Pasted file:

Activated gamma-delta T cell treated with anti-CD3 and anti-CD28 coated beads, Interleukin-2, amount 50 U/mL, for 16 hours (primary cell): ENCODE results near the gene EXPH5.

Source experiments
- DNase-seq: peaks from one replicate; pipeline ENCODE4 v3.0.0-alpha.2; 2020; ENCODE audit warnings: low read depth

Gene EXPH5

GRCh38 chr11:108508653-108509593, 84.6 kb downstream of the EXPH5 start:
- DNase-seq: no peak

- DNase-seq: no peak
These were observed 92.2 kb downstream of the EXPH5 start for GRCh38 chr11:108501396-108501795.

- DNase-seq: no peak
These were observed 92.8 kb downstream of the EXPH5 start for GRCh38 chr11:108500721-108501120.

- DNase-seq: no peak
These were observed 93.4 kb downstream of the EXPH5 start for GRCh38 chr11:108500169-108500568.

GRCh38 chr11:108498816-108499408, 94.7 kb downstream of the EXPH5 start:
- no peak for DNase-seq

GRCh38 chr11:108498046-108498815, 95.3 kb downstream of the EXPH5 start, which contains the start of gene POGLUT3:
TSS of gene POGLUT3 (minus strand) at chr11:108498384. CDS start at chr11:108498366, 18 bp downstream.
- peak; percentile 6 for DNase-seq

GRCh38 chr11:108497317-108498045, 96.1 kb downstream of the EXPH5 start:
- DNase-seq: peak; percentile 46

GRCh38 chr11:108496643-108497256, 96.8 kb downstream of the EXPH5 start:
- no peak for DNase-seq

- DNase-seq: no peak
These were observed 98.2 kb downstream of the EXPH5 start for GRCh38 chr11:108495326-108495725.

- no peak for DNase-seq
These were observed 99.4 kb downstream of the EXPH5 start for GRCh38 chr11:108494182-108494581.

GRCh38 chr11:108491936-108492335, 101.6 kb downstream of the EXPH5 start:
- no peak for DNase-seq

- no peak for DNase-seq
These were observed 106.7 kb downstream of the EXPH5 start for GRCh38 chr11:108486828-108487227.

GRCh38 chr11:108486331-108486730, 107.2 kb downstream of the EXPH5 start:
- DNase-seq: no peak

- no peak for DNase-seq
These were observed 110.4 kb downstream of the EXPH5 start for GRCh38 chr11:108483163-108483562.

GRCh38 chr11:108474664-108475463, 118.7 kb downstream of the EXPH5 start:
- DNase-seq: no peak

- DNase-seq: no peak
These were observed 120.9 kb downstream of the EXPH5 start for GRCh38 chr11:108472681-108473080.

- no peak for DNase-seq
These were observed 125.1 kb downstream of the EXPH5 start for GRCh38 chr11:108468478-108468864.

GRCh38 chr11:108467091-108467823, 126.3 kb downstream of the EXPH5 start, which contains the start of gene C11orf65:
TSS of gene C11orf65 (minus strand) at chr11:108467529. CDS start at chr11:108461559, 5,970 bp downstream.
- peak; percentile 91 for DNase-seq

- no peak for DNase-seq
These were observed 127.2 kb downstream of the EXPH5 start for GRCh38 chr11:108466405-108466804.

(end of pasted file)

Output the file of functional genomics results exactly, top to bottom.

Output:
Activated gamma-delta T cell treated with anti-CD3 and anti-CD28 coated beads, Interleukin-2, amount 50 U/mL, for 16 hours (primary cell): ENCODE results near the gene EXPH5.

Source experiments
- DNase-seq: peaks from one replicate; pipeline ENCODE4 v3.0.0-alpha.2; 2020; ENCODE audit warnings: low read depth

Gene EXPH5

GRCh38 chr11:108508653-108509593, 84.6 kb downstream of the EXPH5 start:
- DNase-seq: no peak

- DNase-seq: no peak
These were observed 92.2 kb downstream of the EXPH5 start for GRCh38 chr11:108501396-108501795.

- DNase-seq: no peak
These were observed 92.8 kb downstream of the EXPH5 start for GRCh38 chr11:108500721-108501120.

- DNase-seq: no peak
These were observed 93.4 kb downstream of the EXPH5 start for GRCh38 chr11:108500169-108500568.

GRCh38 chr11:108498816-108499408, 94.7 kb downstream of the EXPH5 start:
- no peak for DNase-seq

GRCh38 chr11:108498046-108498815, 95.3 kb downstream of the EXPH5 start, which contains the start of gene POGLUT3:
TSS of gene POGLUT3 (minus strand) at chr11:108498384. CDS start at chr11:108498366, 18 bp downstream.
- peak; percentile 6 for DNase-seq

GRCh38 chr11:108497317-108498045, 96.1 kb downstream of the EXPH5 start:
- DNase-seq: peak; percentile 46

GRCh38 chr11:108496643-108497256, 96.8 kb downstream of the EXPH5 start:
- no peak for DNase-seq

- DNase-seq: no peak
These were observed 98.2 kb downstream of the EXPH5 start for GRCh38 chr11:108495326-108495725.

- no peak for DNase-seq
These were observed 99.4 kb downstream of the EXPH5 start for GRCh38 chr11:108494182-108494581.

GRCh38 chr11:108491936-108492335, 101.6 kb downstream of the EXPH5 start:
- no peak for DNase-seq

- no peak for DNase-seq
These were observed 106.7 kb downstream of the EXPH5 start for GRCh38 chr11:108486828-108487227.

GRCh38 chr11:108486331-108486730, 107.2 kb downstream of the EXPH5 start:
- DNase-seq: no peak

- no peak for DNase-seq
These were observed 110.4 kb downstream of the EXPH5 start for GRCh38 chr11:108483163-108483562.

GRCh38 chr11:108474664-108475463, 118.7 kb downstream of the EXPH5 start:
- DNase-seq: no peak

- DNase-seq: no peak
These were observed 120.9 kb downstream of the EXPH5 start for GRCh38 chr11:108472681-108473080.

- no peak for DNase-seq
These were observed 125.1 kb downstream of the EXPH5 start for GRCh38 chr11:108468478-108468864.

GRCh38 chr11:108467091-108467823, 126.3 kb downstream of the EXPH5 start, which contains the start of gene C11orf65:
TSS of gene C11orf65 (minus strand) at chr11:108467529. CDS start at chr11:108461559, 5,970 bp downstream.
- peak; percentile 91 for DNase-seq

- no peak for DNase-seq
These were observed 127.2 kb downstream of the EXPH5 start for GRCh38 chr11:108466405-108466804.